I was mesmerised especially by the precise and faultless ornamentation of the buildings. The decorative aspect seemed to have superseded the structure of the tomb. Detailed to its core, the technique of pietra dura inlay was employed (a generation prior to the Taj Mahal), and raw materials such as porphyry was imported from distant lands on special requests by Noor Jahan. The entire exterior bears lavish ornamentation of mosaics and inlay. Massive octagonal towers attached to each side of the central building end in circular canopies with kalasha (pot) and padma-kosha (inverted lotus) finials. The entire façade is topped with a chajja (parapet) and a jailed balustrade. Exquisite mastery of craftsmanship is again witnessed in the jalis that cover the arches on the façade – composed of sinuous creepers and foliage motifs.
The central building houses two cenotaphs built completely out of yellow porphyry stone, the floor being inlayed with natural stones in varying designs. The vaulted ceilings were also decorated with floral and arabesque motifs – almost as a rule the stalactites in the vaults were inlayed in deep blue, crimson and gold colours. Persian influence is again noticed in the motifs of wine vases, cups and guldastas being used in the wall decorations. Very interestingly, animals, birds and human figures were profusely displayed too – a significant characteristic of the age of Jehangir, marking an evolution of the artistic canon. Chinese clouds abounded as space-fillers in alcoves, and as continuous border bands in ceilings. A very interesting feature was the cartouches in the ceilings of the side halls and the riverside pavilions copied from Persian embroidery designs, including the edge-threads making them as realistic as possible.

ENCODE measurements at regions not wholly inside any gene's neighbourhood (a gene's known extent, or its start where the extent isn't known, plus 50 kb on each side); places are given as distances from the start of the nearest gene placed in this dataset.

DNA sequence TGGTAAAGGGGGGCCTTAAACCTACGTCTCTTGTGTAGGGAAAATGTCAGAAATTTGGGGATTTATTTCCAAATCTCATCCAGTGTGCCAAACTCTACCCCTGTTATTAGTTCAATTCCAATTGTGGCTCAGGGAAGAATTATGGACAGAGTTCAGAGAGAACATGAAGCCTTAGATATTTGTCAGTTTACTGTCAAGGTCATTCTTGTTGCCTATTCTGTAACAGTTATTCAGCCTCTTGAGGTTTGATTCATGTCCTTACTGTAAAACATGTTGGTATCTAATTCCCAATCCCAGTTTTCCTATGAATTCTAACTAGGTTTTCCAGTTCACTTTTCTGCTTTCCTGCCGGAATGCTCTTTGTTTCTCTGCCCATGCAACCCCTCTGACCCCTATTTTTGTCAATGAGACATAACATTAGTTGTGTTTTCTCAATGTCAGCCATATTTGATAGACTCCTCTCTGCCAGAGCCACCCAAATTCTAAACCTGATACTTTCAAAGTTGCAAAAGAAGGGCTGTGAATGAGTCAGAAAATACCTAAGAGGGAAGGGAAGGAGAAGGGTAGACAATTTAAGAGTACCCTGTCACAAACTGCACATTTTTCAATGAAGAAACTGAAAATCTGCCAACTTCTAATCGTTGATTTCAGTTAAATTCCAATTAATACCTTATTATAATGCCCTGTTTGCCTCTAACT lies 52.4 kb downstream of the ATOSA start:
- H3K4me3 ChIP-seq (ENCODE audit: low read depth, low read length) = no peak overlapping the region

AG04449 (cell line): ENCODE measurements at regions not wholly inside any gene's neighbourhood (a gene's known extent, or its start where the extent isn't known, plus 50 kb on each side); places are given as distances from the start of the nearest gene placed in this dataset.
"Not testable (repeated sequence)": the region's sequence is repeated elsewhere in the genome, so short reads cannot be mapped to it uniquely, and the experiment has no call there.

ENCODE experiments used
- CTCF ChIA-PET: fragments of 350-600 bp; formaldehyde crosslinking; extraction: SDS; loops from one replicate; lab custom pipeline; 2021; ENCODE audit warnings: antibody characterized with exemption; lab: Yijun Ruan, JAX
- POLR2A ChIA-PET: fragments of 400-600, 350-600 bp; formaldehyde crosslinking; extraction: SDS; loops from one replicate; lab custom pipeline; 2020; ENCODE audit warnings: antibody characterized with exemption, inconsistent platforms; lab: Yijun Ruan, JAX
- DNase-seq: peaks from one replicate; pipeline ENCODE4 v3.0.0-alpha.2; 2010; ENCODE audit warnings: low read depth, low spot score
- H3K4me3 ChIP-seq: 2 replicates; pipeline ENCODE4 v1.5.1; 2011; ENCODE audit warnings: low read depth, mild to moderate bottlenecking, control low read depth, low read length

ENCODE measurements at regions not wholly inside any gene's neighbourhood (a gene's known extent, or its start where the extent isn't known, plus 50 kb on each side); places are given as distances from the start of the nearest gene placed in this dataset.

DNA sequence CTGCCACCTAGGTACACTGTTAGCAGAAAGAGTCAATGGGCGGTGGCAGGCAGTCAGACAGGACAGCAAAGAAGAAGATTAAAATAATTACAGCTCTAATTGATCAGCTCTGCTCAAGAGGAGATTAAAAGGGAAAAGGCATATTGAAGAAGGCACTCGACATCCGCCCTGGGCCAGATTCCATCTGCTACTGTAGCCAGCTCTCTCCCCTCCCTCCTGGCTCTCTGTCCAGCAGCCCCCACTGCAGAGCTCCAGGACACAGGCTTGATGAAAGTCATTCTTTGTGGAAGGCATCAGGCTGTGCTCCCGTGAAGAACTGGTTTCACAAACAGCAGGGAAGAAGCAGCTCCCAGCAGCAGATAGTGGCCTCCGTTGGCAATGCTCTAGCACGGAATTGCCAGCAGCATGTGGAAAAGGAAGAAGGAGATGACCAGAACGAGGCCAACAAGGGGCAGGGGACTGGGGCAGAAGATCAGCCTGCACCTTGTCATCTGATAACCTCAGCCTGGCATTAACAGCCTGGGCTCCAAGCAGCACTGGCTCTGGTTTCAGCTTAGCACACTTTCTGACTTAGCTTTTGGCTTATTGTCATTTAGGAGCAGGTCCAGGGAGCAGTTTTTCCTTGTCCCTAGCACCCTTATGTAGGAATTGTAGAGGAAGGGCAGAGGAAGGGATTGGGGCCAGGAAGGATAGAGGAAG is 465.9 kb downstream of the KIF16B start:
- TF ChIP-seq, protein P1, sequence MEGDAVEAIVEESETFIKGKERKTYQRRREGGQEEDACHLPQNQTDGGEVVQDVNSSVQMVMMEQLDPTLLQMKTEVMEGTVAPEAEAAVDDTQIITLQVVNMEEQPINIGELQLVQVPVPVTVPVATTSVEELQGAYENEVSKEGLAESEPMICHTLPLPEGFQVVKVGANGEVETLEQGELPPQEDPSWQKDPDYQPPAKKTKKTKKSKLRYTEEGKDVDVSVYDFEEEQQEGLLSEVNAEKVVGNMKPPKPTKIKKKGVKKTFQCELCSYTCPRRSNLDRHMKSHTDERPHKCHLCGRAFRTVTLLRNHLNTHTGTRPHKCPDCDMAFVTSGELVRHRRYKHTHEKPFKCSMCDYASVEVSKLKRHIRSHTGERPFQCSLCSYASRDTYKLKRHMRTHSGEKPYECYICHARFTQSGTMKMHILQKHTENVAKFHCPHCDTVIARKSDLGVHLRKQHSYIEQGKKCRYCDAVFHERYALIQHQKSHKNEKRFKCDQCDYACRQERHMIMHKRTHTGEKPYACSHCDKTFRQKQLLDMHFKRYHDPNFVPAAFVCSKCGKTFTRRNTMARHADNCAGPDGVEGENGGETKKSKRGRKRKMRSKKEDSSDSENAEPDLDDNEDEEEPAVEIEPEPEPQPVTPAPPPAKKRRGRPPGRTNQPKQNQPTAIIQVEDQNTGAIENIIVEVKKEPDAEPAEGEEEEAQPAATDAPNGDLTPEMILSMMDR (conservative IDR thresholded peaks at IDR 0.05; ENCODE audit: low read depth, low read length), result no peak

Interior view with cenotaphs of Mir Ghiyas Beg and Azmat Begum made of porphyry stone.
It is said that one is pulled back to the Taj three more times after their first visit. I can safely count five visits on my list. And yet, nothing pulls me to that building as much as the tomb of Itimad-ud-Daulah did. When one tracks back the history of Mughal architectural evolution, one realises how the Taj Mahal was the end result of generations of experimentations and discoveries. From the earliest Mughal graves of Babur (Lahore), passing through the one of Humayun (Delhi) and Akbar (Sikandera), to this one of Itimad-ud-Daulah, the architects of the Taj Mahal borrowed the best from all and combined them in a masterful manner to create, what is established as, the grandest Mughal accomplishment in architecture till date.
However, this quite, little mausoleum imagined and commissioned by Noor Jahan had a special charm for me. Perhaps not as massive as the Taj, perhaps not as popular, yet it attracted me for reasons unknown.
As I sat there for hours, silently looking at the tomb, I rose up and left somewhere. Somewhere far away from the honking cars, from the overcrowded footpaths, from the madness that is the 21st century, this was my little venture into time-travel.
Art historian and Writer at ARTINFO India